I ran into my friend James Taylor (a British bloke, not to be confused with my beloved Fire and Rain folk singer) at Mojo yesterday morning. The cold front swooping into New Orleans right now seems to bring with it clarity, or maybe just a refreshing awareness that isn't as tangible in the humid soup of summer, spring, and fall here. So I have realized some good things. James invited me to come see the house he's been working on two blocks from my own...none other than the house of STIFLER'S MOM. For real. (I once saw her in Starbucks in some red platform heels and glimmering lipstick trying to go unnoticed. It wasn't working). Nonetheless, I love seeing famous people. I don't approach them, and I would never want to shoulder the burden of celebrity life, but seeing them, especially in New Orleans, is like getting a rare glimpse of a bald eagle on a busy highway. What are you doing here? Where are you going next? Can I follow you? Or can I just look at you? I'm not looking at you, I'm looking past you, naturally. I have a staring problem, as is, and with celebrities, it worsens.
Anyways, I join James in the afternoon today to admire the crown molding, renovated servants quarters, antique treasure troves, multiple staircases (I love this), marble fireplaces, wrought iron balconies, and three stories that compose Stifler's Mom's home (I realize this pseudonym may be disrespectful. I'm not giving her real name because I don't know if that's liable or something).
"Do you ever get to talk to her?" I ask James, who by the way, at this point in his American life, is rocking a mohawk.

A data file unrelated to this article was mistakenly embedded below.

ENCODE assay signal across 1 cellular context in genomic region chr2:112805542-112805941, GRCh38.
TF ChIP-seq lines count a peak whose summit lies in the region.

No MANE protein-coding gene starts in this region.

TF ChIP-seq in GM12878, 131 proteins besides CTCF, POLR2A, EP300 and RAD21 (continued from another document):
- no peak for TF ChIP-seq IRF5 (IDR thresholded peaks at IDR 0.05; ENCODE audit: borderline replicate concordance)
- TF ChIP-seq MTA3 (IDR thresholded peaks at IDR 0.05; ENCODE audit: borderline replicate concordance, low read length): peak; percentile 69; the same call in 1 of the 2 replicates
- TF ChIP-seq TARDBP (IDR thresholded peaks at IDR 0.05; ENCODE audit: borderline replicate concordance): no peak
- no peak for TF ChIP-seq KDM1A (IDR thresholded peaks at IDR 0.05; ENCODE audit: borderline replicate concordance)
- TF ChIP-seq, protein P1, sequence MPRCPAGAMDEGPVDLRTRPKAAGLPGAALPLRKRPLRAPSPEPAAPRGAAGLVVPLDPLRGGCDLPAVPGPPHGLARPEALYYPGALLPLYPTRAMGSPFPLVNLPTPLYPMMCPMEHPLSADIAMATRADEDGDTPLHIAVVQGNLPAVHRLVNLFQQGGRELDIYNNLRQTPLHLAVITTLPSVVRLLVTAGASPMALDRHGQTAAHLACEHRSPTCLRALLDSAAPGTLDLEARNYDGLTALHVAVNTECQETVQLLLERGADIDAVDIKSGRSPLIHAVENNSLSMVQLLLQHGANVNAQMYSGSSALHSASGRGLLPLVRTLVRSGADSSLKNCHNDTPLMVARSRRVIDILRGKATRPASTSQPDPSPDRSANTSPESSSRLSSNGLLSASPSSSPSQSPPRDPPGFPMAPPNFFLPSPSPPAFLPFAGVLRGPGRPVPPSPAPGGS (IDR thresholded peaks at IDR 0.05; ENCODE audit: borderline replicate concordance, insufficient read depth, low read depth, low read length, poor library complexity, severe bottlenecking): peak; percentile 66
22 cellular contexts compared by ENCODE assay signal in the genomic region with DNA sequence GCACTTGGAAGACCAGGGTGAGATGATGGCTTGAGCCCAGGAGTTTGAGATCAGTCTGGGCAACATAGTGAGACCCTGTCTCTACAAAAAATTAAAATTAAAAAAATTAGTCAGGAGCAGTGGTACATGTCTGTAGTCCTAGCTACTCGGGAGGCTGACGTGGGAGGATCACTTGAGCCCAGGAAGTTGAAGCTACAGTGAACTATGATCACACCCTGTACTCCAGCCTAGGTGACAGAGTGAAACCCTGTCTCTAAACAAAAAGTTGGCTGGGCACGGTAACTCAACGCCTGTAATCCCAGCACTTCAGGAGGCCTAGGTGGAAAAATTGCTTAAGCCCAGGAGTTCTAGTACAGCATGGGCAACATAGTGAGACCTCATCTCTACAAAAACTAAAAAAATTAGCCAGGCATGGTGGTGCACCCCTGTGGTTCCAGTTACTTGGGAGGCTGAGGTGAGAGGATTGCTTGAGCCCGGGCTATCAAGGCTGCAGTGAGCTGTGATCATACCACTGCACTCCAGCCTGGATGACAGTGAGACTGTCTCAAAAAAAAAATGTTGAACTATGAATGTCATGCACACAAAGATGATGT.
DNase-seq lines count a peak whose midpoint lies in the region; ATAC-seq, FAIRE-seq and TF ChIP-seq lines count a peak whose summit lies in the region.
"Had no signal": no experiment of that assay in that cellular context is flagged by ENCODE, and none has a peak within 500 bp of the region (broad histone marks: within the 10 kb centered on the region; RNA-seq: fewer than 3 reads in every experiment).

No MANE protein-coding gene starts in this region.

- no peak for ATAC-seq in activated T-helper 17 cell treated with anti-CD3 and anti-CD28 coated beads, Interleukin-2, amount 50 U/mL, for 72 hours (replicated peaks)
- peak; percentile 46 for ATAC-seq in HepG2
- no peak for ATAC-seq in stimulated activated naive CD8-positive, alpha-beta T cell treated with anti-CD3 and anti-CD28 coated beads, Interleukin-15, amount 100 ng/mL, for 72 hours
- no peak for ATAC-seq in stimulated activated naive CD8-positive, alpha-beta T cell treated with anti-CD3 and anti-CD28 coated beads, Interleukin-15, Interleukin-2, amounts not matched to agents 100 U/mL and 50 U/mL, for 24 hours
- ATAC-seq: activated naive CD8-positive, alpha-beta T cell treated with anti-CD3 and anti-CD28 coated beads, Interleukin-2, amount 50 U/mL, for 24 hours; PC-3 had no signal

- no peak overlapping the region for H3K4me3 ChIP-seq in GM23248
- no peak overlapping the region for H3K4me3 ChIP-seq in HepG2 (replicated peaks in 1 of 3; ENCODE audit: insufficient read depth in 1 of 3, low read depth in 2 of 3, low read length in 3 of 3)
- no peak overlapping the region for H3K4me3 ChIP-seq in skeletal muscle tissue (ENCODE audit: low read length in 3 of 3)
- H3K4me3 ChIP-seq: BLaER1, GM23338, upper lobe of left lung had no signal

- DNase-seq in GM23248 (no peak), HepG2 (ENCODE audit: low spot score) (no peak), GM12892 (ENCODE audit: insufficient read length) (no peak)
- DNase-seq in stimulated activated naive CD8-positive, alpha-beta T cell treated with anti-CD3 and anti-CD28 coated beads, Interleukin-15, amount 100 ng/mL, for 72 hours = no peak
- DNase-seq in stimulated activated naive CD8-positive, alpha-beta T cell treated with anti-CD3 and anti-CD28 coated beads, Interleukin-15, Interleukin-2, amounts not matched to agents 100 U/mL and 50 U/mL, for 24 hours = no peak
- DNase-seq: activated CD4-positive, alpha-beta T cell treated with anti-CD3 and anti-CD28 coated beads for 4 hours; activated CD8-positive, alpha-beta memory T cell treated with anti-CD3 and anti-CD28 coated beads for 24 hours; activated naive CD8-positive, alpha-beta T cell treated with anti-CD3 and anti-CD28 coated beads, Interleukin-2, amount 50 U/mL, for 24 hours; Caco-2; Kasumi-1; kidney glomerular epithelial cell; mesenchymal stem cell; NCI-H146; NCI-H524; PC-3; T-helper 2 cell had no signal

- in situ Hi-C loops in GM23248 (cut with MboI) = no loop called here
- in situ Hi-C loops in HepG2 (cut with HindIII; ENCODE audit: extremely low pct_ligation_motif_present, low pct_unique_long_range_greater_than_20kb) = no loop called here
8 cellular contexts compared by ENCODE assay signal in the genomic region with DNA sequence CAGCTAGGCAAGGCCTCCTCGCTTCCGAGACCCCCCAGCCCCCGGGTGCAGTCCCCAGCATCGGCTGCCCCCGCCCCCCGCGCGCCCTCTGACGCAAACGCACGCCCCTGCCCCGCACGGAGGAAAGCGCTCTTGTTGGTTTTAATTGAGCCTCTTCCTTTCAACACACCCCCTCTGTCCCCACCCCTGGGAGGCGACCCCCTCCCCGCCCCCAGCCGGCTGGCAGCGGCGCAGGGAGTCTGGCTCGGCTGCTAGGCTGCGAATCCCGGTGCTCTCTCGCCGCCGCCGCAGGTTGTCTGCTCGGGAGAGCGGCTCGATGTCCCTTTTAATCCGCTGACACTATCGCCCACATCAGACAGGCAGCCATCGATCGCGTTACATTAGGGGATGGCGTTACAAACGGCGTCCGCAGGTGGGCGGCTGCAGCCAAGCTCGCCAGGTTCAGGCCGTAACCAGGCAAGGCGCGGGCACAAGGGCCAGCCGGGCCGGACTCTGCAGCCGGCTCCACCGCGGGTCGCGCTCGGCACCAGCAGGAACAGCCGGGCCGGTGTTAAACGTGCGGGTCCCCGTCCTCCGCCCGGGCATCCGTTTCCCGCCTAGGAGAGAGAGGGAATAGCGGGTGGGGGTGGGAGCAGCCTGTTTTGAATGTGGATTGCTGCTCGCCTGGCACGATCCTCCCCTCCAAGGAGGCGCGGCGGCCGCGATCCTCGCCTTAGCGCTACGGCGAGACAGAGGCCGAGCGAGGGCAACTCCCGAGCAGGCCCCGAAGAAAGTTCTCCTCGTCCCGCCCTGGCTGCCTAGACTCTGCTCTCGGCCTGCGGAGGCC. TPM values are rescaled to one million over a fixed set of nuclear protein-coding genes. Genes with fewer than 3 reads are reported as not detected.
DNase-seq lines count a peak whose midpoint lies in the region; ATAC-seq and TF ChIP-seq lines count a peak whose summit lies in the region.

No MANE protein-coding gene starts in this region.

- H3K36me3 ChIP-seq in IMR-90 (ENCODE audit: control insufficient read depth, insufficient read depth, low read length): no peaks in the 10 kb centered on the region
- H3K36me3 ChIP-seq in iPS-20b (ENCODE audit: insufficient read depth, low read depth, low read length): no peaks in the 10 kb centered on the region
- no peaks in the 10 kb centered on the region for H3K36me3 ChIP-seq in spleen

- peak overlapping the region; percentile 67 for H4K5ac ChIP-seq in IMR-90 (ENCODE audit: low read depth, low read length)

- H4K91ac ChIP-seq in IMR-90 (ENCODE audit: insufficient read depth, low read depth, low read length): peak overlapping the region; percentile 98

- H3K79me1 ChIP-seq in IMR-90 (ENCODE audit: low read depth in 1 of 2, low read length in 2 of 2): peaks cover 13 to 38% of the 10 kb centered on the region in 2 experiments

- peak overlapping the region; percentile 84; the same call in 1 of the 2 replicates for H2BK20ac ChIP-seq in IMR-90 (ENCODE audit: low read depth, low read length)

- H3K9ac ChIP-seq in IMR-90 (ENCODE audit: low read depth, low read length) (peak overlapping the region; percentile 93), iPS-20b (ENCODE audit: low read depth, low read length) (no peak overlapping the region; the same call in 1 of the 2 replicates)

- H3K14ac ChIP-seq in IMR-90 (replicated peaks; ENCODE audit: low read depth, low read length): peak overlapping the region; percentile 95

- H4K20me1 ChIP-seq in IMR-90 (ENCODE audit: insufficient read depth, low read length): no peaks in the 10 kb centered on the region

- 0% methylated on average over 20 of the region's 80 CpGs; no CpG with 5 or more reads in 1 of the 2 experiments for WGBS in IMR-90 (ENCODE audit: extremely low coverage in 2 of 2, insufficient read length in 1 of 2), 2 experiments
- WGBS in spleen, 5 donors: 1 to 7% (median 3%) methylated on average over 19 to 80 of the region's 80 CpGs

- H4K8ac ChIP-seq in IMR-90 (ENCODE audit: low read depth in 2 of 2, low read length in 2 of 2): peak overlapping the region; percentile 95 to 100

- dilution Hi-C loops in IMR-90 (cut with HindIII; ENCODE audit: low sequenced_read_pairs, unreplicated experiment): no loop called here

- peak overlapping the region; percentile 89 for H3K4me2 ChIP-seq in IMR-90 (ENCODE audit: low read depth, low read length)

"She's really cool," James tells me. She must be. I believe everything James says because of the British accent. "One day, when it was really cold out, she was worried about all the people working on her house because there was no hot water. She spent all day on the West Bank looking for a water heater, bought it, and brought it back so we could have hot drinks."
I don't know if they had tea or hot cocoa or coffee or if construction workers even drink hot drinks at work, but I think this gesture of generosity is exemplary. I wonder why more people don't take care of each other in the cold. Down at City Hall, there are 12,000 homeless people, and only 1500 empty beds for the homeless in the city. This is messed up, but I digress...
Fall Epiphany Number One: I now love Stifler's Mom.
Fall Epiphany Number Two: The value of a hot drink gift in cold weather can never be overestimated.
Fall Epiphany Number Three (maybe not an epiphany, but I want to share this): Nicholas Cage just joined my gym. He works out, allegedly, on Tuesdays and Thursdays from 6:30 to 7:30. I haven't seen him yet.
Fall Epiphany Number Four: The streetcar is on the verge of running! I heard the familiar whir of metal sliding across wire cable, and lo and behold! Four white coat officials, cruising down St. Charles on that wonderful piece of machinery.
Fall Epiphany Number Five (realized in Audubon Park): People, in total seriousness, still in-line skate.